“Why would we have a statue dedicated to the kamikaze pilots in Mabalacat and complain about a statue for women who were raped, beaten, prostituted and treated like cattle by the Japanese army?” asks Cabarrus. “It always comes down to the fact that we receive aid from them. Let’s not sell ourselves like that. I think it’s completely wrong and that’s the kind of mentality we have to get over.”
This is easier said than done. For one thing, he says, the public and private school curriculum is woefully inadequate in presenting the history of World War II in the Philippines.
“A people who forget their past have no future,” said Cabarrus in a speech last year at the 73rd anniversary of the Manila massacre, quoting Winston Churchill.
“The Japanese government has never formally acknowledged nor apologized for the actions of its military in Manila and in its three-year occupation of this country,” he added. “That is unfortunate. The actions of its armed forces in dealing with the civilian population were brutal and barbaric. They punished a population who could not defend itself. Their actions are inexplicable and though many reasons have been given for their conduct, none, in my opinion, explains it fully. What is known … is that ‘their actions were deliberate and methodical’ … In other words, their actions were not an accident. It was done with forethought and with impunity. Memorare members would like to see a formal apology from Japan. Hopefully, it will come soon. For without repentance, there can be no real reconciliation. The circle must be closed.”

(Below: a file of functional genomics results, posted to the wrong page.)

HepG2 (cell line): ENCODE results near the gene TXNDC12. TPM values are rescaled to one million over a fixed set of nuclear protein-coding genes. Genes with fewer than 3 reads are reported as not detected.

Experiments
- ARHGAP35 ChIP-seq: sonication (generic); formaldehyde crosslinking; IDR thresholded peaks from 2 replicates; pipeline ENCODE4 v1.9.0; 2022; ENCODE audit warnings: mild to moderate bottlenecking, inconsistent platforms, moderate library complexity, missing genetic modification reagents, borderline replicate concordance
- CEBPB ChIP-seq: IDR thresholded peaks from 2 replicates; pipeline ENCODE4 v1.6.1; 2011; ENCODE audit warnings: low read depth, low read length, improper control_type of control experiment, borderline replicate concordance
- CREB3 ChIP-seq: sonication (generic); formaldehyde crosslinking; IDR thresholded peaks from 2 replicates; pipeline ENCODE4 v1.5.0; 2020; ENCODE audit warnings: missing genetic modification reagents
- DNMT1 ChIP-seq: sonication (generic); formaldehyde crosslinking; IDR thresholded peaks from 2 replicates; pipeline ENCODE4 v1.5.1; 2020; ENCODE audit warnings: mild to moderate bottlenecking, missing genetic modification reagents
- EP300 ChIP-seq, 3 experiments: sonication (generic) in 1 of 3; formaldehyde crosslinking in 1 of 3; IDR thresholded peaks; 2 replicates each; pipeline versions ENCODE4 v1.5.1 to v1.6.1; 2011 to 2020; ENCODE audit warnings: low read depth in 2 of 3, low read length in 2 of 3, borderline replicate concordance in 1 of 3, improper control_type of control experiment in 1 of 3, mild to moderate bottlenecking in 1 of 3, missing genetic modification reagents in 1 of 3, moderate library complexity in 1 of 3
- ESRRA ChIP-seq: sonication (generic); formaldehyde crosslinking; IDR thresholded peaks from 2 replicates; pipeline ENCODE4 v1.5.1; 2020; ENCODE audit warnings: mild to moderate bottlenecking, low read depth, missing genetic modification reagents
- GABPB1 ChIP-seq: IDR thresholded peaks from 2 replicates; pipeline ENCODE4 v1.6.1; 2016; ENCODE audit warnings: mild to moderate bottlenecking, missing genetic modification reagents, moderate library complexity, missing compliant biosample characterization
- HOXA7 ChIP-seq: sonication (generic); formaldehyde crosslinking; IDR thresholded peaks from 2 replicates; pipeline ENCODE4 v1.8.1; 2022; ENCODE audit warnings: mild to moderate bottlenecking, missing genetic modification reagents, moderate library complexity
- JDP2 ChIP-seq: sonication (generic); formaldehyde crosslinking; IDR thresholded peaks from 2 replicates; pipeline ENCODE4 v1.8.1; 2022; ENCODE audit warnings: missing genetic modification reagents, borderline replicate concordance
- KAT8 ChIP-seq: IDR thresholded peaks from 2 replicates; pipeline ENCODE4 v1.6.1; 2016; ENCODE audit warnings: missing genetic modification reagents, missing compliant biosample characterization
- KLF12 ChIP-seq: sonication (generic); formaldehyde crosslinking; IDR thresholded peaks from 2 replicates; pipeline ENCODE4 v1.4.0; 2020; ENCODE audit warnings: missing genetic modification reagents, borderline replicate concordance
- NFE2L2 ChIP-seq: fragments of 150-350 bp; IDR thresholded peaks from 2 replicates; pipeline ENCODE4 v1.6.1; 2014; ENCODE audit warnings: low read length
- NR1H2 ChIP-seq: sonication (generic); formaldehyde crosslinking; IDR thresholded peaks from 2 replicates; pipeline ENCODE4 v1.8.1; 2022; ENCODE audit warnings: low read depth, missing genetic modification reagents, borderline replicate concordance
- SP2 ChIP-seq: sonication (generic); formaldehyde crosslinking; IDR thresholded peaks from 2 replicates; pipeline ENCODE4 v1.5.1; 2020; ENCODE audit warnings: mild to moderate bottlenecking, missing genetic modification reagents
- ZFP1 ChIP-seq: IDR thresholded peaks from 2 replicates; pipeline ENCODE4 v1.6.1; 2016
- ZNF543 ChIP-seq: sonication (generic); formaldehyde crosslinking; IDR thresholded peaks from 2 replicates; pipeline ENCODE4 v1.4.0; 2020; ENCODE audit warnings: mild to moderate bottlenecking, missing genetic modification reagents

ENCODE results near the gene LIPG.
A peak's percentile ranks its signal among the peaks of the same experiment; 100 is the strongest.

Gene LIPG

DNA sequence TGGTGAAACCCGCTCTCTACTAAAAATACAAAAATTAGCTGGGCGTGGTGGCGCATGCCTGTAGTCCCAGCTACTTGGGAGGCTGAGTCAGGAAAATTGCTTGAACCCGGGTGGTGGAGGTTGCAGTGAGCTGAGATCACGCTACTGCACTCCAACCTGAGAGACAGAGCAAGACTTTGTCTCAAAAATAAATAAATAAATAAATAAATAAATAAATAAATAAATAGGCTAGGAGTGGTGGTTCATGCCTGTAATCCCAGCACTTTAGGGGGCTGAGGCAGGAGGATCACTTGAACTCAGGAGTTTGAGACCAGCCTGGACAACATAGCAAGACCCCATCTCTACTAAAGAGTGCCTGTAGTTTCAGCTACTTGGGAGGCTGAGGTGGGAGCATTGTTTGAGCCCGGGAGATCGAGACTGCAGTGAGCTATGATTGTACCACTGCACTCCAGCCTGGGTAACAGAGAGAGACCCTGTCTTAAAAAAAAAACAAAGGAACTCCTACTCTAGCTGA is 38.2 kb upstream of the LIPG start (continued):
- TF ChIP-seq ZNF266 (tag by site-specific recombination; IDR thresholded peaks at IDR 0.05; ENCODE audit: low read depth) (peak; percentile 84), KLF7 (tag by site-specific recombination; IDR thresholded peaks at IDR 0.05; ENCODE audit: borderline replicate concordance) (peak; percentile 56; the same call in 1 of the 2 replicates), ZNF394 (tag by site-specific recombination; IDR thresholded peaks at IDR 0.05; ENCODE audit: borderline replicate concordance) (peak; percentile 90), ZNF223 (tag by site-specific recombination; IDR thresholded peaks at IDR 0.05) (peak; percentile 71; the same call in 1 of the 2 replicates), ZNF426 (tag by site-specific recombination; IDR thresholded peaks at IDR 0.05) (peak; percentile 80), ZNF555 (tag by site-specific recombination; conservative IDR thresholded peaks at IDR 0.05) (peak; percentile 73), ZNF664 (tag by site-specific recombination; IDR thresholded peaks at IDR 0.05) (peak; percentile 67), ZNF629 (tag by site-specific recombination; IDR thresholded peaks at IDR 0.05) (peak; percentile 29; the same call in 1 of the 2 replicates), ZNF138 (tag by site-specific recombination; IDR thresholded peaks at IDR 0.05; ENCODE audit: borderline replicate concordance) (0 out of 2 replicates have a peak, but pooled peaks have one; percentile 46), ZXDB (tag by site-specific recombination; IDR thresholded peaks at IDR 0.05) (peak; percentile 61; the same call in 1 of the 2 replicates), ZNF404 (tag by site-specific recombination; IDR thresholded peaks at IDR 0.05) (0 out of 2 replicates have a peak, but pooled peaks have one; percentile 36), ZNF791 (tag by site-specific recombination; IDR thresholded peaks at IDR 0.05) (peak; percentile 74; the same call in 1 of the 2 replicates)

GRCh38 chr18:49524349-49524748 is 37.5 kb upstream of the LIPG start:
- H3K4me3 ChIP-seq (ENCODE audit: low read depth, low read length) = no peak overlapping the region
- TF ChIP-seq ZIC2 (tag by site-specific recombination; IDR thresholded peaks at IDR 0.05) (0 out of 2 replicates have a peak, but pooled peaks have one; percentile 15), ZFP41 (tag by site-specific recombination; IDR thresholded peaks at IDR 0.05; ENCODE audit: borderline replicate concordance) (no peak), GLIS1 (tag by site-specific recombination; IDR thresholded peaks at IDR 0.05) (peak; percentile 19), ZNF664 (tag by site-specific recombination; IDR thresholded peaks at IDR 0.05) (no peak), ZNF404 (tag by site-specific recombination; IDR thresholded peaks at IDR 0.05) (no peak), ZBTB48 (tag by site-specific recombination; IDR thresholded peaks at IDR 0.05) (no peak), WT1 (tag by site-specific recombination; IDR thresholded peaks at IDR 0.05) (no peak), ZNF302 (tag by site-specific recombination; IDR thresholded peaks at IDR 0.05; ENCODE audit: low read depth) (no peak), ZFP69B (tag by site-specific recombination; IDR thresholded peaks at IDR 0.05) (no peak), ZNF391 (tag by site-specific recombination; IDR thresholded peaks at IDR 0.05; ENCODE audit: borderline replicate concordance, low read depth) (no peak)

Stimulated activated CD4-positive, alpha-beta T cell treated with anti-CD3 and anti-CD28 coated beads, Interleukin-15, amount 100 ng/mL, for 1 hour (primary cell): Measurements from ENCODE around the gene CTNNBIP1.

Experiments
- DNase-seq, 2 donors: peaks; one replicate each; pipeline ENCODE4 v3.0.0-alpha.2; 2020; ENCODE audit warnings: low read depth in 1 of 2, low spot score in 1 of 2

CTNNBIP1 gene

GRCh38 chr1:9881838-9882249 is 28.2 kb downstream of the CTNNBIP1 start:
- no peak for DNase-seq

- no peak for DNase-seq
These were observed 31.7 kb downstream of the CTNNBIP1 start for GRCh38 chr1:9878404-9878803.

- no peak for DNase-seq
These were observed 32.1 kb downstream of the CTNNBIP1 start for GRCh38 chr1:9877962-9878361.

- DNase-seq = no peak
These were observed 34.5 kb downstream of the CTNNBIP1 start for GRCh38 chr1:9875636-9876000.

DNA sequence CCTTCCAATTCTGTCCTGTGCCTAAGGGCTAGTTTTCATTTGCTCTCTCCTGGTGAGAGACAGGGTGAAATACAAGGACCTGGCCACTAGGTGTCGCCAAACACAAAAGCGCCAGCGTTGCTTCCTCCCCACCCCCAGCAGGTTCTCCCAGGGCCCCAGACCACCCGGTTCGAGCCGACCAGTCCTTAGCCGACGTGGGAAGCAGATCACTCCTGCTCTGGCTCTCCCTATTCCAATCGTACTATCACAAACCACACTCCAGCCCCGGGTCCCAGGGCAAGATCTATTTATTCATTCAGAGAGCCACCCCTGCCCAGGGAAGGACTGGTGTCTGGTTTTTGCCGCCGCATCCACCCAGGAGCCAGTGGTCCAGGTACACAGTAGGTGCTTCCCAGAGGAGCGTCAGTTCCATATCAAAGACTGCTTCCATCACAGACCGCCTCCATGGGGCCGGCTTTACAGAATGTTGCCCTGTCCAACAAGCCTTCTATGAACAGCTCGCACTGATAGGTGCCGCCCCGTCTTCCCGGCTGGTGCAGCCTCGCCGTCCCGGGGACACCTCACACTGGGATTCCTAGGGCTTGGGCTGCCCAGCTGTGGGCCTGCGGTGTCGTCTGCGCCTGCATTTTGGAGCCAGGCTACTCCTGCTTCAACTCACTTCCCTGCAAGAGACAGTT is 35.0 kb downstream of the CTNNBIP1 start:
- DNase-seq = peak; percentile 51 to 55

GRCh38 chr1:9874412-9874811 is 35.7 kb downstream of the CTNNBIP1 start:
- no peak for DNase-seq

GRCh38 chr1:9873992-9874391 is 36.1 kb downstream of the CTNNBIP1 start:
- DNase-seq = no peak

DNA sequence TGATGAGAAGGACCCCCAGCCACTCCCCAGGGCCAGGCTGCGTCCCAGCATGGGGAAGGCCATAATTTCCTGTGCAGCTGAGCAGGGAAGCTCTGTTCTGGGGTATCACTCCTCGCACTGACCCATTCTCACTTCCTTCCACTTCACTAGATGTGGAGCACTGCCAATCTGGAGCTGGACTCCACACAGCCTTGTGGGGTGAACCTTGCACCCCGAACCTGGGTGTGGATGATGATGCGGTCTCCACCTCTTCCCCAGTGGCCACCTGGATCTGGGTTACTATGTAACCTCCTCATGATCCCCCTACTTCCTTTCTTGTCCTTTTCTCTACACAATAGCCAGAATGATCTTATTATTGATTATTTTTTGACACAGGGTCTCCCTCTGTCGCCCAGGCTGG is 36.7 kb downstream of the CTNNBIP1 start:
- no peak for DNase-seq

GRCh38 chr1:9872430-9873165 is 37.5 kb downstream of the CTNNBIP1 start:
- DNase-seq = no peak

He might have a long wait ahead of him.
There are, however, some hopeful signs.
Bridge for Peace
For the past several years, a group of young Japanese called the Bridge for Peace has been joining in the annual commemoration of the Manila massacre at the Memorare-Manila 1945 shrine in Plaza Sta. Isabel in Intramuros.
The organization was founded in 2004 by a young Japanese woman named Naoko Jin, who realized how little her generation knew about the war when she was confronted by a war widow while she was studying in Manila.